On Tuesday, for instance, NIA said Yazdhani, the alleged chief of Islamic State's Hyderabad module who was a fan of Zakir Naik, was apparently using 'tutanota' software, a secure encryption mail to be in touch with his handler in Syria.
This is a small glimpse of the reason why arresting or gagging Naik will never work. Beyond the technical difficulties, those determined will always find ways to make themselves heard. In fact, as the Naik episode has amply demonstrated, any attempt to suppress ideas — even if they are hateful — invariably result in the greatest publicity possible for their advocates and/or elevate them by turning fringe ideas into martyrs for free speech.
And there is the other danger in India of Naik being used as a political pawn in votebank politics.
Samajwadi Party leader Abu Azmi on Monday said that messenger of peace Zakir Naik is being "defamed" because he is bringing people from various faiths to Islam. For good measure, the SP leader also demanded a ban on Sanatan Sanstha for “causing terror” in lives of secular-minded individuals.
In Kolkata, Trinamool Congress MP Idris Ali waded into the Naik debate on Monday saying that he has listened to the preacher's sermons and "doesn't think his speeches ever supported terrorism." Ali was later reprimanded by his party.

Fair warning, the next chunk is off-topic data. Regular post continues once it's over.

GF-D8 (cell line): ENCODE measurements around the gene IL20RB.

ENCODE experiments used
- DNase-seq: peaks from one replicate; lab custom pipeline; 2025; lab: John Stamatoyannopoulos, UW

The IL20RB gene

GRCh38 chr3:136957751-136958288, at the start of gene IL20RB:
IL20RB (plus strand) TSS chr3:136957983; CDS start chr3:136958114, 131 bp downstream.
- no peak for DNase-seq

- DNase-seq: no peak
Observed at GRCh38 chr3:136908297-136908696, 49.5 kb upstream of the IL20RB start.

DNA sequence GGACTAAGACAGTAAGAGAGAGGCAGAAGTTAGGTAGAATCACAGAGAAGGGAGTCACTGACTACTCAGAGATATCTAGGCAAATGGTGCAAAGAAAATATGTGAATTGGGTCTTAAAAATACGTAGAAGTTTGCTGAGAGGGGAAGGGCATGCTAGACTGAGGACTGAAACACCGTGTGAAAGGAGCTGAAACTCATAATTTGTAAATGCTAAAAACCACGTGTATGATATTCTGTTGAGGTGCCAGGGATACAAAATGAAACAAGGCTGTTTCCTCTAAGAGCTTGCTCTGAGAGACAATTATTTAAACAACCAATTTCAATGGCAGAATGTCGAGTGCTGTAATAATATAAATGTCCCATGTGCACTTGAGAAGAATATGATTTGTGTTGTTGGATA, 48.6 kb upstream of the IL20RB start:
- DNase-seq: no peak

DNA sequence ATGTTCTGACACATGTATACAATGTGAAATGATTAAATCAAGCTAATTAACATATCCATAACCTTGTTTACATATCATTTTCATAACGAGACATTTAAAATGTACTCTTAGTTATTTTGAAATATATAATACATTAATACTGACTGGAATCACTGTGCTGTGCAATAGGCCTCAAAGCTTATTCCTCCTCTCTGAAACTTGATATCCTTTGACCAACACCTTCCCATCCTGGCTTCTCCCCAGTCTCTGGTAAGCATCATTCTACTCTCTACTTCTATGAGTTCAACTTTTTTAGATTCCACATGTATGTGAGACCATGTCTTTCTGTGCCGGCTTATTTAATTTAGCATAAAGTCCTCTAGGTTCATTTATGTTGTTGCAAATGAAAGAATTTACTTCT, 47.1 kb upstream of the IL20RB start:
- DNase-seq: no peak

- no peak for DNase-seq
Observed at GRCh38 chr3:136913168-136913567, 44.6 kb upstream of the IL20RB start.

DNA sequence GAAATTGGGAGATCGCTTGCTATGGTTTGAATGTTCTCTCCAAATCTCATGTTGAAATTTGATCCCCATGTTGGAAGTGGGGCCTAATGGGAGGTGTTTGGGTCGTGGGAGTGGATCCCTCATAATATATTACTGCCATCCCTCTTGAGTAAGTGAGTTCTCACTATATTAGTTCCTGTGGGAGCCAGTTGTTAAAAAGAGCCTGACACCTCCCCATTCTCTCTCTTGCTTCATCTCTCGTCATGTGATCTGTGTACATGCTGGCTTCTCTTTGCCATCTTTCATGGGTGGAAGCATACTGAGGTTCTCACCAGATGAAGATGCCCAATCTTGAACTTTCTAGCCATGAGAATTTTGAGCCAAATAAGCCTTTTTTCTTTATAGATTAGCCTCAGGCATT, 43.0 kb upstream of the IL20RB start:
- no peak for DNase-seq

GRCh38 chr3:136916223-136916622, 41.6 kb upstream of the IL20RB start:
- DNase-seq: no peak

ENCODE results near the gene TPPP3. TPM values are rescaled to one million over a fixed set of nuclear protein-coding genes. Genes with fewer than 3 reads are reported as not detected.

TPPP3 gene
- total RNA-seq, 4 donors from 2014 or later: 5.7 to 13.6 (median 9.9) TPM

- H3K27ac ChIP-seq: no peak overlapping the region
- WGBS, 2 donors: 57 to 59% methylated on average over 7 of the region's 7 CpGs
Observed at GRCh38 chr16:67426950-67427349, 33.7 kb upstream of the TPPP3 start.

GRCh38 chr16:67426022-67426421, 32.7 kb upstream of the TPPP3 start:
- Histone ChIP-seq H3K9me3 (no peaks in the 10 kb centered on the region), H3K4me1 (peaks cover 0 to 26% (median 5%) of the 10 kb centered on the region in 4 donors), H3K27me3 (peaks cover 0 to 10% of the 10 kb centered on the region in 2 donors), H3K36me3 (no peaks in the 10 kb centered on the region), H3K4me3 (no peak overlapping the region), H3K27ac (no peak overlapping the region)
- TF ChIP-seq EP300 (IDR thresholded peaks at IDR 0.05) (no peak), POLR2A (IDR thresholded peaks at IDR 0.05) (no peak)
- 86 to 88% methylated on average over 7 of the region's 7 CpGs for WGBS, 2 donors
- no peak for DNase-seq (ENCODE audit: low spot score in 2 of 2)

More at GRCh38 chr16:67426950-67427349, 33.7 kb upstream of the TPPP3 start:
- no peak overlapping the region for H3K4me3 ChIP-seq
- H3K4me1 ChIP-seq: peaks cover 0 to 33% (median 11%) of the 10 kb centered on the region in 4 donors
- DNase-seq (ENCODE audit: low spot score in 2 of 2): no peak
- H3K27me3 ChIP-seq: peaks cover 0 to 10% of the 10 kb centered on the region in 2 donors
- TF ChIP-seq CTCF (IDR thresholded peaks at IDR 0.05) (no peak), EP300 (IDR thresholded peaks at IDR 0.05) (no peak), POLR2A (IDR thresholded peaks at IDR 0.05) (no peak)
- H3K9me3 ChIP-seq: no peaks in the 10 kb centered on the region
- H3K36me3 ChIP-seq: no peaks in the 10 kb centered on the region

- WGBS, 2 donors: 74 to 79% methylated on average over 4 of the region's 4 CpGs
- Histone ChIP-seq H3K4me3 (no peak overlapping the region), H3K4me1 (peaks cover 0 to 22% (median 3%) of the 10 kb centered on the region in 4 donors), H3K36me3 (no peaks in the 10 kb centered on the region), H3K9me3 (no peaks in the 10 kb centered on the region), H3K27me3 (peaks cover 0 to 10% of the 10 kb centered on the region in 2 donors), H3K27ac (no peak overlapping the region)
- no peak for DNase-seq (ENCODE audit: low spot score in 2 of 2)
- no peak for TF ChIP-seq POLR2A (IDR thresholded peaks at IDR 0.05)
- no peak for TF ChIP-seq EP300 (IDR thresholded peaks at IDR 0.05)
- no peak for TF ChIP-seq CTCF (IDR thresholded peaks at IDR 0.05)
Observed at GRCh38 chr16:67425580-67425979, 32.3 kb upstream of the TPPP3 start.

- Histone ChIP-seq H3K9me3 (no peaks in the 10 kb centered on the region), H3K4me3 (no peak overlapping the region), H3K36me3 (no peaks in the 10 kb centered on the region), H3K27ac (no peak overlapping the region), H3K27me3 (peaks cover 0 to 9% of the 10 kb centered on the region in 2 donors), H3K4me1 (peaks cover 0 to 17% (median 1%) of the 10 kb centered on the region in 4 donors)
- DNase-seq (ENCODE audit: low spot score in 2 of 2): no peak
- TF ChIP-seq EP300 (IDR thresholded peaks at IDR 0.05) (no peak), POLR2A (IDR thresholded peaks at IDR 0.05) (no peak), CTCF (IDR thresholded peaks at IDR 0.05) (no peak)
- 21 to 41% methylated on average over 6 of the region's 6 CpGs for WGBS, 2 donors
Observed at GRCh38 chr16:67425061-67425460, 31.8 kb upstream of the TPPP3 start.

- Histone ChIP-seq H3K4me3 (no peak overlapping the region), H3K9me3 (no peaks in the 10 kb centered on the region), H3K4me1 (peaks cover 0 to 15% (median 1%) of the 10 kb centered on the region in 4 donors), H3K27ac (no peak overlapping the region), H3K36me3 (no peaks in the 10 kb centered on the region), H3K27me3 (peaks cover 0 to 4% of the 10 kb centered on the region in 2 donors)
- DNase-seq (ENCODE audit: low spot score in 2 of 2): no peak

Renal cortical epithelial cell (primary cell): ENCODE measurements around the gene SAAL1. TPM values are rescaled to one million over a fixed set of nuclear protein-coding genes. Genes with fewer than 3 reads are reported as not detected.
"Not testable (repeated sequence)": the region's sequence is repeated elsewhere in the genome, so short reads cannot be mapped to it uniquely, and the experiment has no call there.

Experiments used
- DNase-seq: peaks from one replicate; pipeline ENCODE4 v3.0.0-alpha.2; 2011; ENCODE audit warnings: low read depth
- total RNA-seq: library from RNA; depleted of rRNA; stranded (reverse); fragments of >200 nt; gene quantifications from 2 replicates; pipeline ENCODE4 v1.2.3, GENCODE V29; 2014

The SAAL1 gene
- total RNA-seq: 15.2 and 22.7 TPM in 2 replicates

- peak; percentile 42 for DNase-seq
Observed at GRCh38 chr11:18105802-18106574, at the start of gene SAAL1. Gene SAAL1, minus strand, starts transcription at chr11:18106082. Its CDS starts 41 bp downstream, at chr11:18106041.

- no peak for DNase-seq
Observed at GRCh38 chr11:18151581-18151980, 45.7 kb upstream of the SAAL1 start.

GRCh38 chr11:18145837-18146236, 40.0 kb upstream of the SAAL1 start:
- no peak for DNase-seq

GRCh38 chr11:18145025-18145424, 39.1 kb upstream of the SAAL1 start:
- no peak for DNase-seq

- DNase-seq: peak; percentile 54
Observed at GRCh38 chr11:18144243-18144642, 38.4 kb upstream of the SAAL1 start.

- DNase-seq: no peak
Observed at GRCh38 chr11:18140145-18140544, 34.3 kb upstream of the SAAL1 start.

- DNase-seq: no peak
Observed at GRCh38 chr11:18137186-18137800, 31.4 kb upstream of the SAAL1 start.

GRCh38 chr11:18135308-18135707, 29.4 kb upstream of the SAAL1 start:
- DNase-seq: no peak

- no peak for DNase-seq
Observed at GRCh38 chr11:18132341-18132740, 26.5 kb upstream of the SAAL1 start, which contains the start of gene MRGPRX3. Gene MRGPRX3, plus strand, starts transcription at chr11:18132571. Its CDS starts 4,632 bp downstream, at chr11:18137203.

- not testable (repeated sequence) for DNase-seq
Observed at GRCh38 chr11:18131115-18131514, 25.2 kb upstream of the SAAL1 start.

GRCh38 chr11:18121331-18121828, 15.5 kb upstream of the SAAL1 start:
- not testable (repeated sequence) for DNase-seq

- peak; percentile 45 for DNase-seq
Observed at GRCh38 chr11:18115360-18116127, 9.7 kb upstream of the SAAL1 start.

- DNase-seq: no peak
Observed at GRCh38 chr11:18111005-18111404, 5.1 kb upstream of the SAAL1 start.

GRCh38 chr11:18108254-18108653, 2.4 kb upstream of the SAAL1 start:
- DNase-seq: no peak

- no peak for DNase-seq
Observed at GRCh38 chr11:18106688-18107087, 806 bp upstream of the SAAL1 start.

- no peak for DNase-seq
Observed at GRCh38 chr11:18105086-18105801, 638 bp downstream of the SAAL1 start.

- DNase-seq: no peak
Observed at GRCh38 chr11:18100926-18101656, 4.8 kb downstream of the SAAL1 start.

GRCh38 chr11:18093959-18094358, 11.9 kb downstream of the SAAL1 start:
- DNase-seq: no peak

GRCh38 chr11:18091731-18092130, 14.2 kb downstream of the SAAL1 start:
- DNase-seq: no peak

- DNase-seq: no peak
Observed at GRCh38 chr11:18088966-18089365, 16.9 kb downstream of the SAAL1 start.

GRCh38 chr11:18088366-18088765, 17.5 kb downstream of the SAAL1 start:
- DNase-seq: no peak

For now, the NDA government's strategy appears to be a sensible one. As a Times of India report points out, top officials have ruled out any action against Naik until they have irrefutable evidence to prove his role as a terror instigator and inspiration behind past jihadi attacks. Such "evidence", says the report, may include statements from terror accused conceding that they were inspired by Naik's and speeches to carry out attacks.
This approach must be complemented with battling Naik's ideas with better ideas, exposing him as a peddler of regressive views which has no place in modern society.